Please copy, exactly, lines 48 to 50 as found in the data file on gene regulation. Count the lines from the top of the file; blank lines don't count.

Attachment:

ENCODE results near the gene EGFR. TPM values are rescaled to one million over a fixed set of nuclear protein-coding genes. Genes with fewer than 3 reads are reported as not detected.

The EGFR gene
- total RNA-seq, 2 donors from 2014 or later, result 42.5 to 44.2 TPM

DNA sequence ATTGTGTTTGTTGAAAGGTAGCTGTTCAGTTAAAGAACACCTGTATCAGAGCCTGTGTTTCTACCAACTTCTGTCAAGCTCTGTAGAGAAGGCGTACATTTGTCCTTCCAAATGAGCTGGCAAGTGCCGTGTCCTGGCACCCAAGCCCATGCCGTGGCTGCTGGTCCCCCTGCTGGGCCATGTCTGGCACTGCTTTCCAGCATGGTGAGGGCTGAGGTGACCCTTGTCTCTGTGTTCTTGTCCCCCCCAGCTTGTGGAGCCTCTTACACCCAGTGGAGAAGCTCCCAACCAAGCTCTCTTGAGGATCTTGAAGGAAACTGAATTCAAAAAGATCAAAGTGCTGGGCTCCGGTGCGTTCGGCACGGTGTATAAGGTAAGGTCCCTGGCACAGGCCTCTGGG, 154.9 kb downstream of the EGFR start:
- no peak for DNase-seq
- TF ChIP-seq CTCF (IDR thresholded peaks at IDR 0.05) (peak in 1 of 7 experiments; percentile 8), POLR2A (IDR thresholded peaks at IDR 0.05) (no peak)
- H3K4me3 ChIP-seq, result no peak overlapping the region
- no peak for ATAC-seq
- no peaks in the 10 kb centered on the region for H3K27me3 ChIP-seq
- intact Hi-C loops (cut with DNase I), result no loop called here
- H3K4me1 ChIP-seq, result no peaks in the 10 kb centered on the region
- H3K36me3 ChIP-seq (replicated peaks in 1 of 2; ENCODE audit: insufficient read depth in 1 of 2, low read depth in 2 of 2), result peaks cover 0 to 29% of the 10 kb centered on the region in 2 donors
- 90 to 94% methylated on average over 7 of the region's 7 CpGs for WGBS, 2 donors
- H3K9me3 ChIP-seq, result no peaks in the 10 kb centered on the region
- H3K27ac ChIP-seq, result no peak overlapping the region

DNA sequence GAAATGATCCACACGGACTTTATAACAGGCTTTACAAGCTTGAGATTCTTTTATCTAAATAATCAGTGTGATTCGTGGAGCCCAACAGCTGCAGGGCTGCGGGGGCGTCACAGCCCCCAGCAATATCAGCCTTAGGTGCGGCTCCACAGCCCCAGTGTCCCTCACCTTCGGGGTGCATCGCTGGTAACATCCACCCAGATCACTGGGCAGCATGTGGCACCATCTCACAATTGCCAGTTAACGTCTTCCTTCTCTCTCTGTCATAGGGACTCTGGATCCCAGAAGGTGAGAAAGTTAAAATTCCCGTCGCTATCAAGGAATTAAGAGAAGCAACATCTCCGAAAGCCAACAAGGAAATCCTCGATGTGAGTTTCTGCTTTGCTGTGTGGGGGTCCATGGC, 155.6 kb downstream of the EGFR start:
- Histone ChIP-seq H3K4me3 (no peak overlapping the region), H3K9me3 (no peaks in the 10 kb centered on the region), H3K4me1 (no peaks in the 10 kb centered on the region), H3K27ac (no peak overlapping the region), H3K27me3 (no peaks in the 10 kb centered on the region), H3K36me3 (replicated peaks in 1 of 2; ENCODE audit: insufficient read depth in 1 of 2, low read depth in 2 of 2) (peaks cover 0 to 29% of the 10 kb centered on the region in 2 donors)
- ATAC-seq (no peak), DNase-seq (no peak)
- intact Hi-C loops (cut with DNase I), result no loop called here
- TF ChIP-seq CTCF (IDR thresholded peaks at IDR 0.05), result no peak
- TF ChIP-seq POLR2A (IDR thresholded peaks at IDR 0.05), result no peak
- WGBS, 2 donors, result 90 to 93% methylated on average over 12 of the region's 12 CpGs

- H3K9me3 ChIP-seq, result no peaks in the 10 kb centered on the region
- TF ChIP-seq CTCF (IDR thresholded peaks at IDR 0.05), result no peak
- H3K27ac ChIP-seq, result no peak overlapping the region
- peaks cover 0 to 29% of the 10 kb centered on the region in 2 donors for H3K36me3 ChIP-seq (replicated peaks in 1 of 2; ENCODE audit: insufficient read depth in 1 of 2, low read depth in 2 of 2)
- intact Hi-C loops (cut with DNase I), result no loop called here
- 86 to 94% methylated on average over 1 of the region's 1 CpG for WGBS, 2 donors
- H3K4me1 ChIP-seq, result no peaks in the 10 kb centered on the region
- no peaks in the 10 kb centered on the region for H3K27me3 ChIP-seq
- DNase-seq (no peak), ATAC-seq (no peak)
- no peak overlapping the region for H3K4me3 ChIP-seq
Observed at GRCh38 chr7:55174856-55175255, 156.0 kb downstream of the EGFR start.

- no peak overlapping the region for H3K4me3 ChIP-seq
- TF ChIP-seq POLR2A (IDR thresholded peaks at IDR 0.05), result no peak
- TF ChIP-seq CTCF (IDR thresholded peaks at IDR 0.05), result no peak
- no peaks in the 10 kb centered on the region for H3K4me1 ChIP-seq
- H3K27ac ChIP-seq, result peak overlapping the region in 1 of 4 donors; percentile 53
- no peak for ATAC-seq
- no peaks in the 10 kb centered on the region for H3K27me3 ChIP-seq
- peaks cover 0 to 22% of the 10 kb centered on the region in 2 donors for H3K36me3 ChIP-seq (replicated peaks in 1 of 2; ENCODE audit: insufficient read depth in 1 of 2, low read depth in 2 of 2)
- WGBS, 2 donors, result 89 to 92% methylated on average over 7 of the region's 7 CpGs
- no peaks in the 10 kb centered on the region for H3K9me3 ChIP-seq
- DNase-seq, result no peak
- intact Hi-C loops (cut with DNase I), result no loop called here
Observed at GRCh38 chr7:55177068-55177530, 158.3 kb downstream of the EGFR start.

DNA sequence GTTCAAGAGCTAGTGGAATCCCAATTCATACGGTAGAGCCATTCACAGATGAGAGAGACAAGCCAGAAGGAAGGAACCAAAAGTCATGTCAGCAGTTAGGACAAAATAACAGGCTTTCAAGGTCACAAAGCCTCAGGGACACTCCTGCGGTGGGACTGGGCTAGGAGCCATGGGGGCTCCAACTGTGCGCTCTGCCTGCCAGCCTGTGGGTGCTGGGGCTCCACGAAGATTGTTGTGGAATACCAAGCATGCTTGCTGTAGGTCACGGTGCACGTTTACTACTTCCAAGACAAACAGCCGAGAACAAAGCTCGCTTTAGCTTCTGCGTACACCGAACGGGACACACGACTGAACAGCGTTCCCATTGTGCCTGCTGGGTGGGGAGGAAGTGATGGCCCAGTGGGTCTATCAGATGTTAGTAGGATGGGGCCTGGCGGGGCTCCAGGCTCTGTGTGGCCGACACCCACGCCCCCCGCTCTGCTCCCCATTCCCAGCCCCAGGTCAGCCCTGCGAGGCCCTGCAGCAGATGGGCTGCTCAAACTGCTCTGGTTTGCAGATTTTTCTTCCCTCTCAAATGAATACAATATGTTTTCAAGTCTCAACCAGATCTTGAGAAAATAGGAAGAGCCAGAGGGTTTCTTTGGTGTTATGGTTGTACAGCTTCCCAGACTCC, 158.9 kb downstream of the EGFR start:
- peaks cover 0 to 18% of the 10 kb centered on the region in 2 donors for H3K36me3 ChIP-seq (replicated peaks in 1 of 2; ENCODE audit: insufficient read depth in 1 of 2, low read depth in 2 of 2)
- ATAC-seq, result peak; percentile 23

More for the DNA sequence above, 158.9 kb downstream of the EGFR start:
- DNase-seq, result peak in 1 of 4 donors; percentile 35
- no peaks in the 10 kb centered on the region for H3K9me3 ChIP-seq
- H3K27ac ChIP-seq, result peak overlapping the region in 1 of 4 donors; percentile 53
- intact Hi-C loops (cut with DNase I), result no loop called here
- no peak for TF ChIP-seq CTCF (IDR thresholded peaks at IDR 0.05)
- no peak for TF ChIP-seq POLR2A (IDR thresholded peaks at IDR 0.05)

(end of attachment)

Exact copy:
- peaks cover 0 to 18% of the 10 kb centered on the region in 2 donors for H3K36me3 ChIP-seq (replicated peaks in 1 of 2; ENCODE audit: insufficient read depth in 1 of 2, low read depth in 2 of 2)
- ATAC-seq, result peak; percentile 23

More for the DNA sequence above, 158.9 kb downstream of the EGFR start: